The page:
Dana Stevens asks the question
in her review of the new film "Cloverfield" (author's italics, embedded hyperlinks removed):
I'm more interested in how Cloverfield plays on 9/11 anxieties—not in the way one "plays out" issues in therapy, but in the way one plays a video game. 2008 has already seen a notable uptick in America's historical eagerness to eradicate New York in our imagination. Besides Cloverfield and I Am Legend, there's the upcoming History Channel special Life After People, whose ubiquitous poster shows a crumbling Brooklyn Bridge overgrown with vines. As this fine piece in the Guardian points out, Americans seem almost soothed by replaying the fantasy of our flagship city in ruins. What's that about?
The article from the Guardian that she mentions
approached the question from a slightly different direction (embedded hyperlinks removed):
But America also has its destruction myth, inevitably set in New York, whose reduction to rubble both confirms that city's pre-eminence and signals that the stakes are high. The spectacle of NY landmarks (the Brooklyn Bridge, the Flatiron Building) being totalled is as much a recurring obsession for American filmmakers as among the higher echelons of al-Qaida. I can't recall another culture - even the Sumerians, no strangers to fatalism - which has rehearsed its own extinction with such apparent relish.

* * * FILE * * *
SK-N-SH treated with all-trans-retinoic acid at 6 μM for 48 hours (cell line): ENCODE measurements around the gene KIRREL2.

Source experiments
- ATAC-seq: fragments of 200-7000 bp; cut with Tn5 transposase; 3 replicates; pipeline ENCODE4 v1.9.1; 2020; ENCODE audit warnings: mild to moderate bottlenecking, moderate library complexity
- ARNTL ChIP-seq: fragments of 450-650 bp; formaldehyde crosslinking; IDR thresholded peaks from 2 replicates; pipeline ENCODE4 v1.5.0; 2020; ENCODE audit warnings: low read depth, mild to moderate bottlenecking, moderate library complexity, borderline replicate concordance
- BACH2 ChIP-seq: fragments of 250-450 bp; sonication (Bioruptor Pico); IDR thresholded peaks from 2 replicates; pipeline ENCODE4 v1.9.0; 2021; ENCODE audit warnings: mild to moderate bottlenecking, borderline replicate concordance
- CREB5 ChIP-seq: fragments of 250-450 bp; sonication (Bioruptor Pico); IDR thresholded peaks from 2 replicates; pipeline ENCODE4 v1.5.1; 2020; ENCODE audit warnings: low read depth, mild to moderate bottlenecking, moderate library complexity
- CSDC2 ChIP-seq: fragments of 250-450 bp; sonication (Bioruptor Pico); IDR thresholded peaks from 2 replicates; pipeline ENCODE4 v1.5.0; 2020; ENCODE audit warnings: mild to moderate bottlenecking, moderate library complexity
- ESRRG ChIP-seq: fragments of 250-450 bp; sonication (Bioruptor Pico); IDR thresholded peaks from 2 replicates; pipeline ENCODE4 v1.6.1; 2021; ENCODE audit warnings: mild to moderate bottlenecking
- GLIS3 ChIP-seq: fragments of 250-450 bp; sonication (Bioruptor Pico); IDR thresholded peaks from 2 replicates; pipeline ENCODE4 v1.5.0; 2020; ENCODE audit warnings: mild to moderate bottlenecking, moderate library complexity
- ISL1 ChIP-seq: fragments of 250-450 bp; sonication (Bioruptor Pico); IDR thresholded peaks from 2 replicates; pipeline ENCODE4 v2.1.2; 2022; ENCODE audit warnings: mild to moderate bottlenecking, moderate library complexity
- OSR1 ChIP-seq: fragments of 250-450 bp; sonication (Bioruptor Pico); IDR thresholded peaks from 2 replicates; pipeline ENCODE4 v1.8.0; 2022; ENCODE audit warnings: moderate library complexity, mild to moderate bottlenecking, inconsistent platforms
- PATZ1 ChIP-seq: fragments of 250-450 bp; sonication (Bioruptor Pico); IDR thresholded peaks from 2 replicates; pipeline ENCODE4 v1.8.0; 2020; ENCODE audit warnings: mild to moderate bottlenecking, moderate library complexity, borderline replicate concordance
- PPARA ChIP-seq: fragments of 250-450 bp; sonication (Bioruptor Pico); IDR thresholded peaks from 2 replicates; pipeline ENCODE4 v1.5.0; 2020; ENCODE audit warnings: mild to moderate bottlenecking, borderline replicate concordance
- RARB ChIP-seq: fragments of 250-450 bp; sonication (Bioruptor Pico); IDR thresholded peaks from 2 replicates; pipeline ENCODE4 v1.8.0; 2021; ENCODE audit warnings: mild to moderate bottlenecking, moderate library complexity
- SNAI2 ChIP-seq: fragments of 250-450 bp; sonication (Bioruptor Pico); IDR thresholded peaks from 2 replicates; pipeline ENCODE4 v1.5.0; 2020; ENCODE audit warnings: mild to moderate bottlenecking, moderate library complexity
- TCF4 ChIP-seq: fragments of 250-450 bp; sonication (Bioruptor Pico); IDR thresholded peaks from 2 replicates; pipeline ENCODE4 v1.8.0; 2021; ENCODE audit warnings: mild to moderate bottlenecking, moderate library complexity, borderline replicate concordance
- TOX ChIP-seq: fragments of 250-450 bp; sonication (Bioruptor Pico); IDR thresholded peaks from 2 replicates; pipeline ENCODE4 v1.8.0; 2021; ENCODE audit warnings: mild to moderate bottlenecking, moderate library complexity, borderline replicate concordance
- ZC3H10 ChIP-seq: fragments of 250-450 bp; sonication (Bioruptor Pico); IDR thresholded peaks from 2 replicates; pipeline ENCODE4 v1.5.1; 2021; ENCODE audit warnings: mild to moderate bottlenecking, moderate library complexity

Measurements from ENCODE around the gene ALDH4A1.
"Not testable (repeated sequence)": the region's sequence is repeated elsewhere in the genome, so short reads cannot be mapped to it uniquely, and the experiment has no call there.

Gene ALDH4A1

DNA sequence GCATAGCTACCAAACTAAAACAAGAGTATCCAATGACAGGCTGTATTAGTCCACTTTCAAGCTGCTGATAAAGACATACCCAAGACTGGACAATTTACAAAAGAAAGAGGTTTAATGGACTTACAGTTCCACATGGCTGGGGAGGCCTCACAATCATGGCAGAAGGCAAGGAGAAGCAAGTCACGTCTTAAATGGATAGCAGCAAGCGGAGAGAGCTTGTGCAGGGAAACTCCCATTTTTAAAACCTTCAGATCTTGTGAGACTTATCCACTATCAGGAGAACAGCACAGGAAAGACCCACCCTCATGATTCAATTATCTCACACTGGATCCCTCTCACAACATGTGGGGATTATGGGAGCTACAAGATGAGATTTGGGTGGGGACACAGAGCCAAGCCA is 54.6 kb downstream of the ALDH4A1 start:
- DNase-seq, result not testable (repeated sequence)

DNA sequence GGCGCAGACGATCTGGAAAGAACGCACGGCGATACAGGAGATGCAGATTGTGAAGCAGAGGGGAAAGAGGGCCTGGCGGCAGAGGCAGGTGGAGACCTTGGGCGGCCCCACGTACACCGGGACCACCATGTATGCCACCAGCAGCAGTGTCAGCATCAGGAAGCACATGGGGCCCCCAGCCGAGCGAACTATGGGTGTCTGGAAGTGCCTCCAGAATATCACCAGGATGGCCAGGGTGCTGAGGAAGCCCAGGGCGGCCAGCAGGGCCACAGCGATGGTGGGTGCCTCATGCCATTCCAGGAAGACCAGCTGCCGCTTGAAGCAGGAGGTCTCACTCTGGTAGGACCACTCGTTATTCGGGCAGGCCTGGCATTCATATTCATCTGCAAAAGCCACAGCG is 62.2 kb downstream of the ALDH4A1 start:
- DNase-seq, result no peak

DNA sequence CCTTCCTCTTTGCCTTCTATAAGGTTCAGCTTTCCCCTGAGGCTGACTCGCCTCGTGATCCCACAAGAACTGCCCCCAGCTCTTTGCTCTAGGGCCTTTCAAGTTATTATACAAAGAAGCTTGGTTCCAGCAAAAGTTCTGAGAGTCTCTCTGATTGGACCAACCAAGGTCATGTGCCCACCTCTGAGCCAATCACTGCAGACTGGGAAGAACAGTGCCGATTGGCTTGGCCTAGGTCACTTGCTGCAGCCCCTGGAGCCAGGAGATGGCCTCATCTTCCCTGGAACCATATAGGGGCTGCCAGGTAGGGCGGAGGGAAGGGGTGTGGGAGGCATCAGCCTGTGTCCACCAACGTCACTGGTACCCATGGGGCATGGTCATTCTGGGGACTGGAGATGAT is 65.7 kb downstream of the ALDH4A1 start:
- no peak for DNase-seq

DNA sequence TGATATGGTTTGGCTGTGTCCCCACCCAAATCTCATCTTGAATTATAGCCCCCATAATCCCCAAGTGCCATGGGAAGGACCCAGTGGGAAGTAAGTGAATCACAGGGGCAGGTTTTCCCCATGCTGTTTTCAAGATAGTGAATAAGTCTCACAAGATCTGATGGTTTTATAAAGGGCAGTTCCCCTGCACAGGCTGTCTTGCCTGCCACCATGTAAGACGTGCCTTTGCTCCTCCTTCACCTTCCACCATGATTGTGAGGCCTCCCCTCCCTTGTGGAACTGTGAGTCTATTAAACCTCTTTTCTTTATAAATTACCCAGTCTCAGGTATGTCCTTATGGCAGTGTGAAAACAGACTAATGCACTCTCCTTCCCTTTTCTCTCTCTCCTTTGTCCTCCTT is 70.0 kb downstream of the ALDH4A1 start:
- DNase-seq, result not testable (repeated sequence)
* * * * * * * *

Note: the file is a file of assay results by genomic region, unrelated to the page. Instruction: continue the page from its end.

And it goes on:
The key connection that the two articles miss, although the Guardian is closer to it than Dana Stevens, is that what we're seeing is not 9/11 anxiety translated into horror form but biblical imagery translated into modern form.
Consider Stevens's opinion that New York City is America's flagship city? Whatever advantages New York City might have over other cities in terms of pure commercial success, New York City was never intended by the Founding Fathers to be America's flagship city. Instead, Washington, D.C. was supposed to be America's symbol and moral capital. It was intended to be a city that would be created anew as a republic's
seat of government without the taint of monarchical corruption that had infected the older cities during British rule. In Jefferson's conception, cities were inherently corruptive for their inhabitants, so it would be far better for a republican capital to be untainted by temptations of commericial and speculative wealth that flowed into the great port cities.
It follows that New York City as an emblem of corruption and sinfulness in the American mindset is what makes it a magnet for destructive acts of nature in film, where destructive acts of nature presumably includes attacks by animalistic super-monsters as in "Cloverfield". The sex scenes and hedonistic parties by the young people simply emphasize this point. The ultimate message is one that occurs over and over again in the Old Testament of the Bible: God is going to smite down the sinful and make nice with the righteous survivors (if any).
The emphasis on hip, young New Yorkers using their cell phones to take pictures of the immanent destruction serves as a form of irony. The biblical equivalent might be residents of Gomorrah worrying about anal lubricant while watching Sodom get obliterated by fire and brimstone. Obviously God is so great that He doesn't have to rely just on brute force to get His point across; He can come up with heavily ironic, postmodern "screw you" punishements as well. The difference between "Cloverfield" and "I am Legend" is a matter of degree in exactly this sense. In "I am Legend", we have not just New York City but all of humanity condemned and reduced to a righteous remnant, but also with an added dose of horror and humiliation when most of the surviving humans end up as vampires.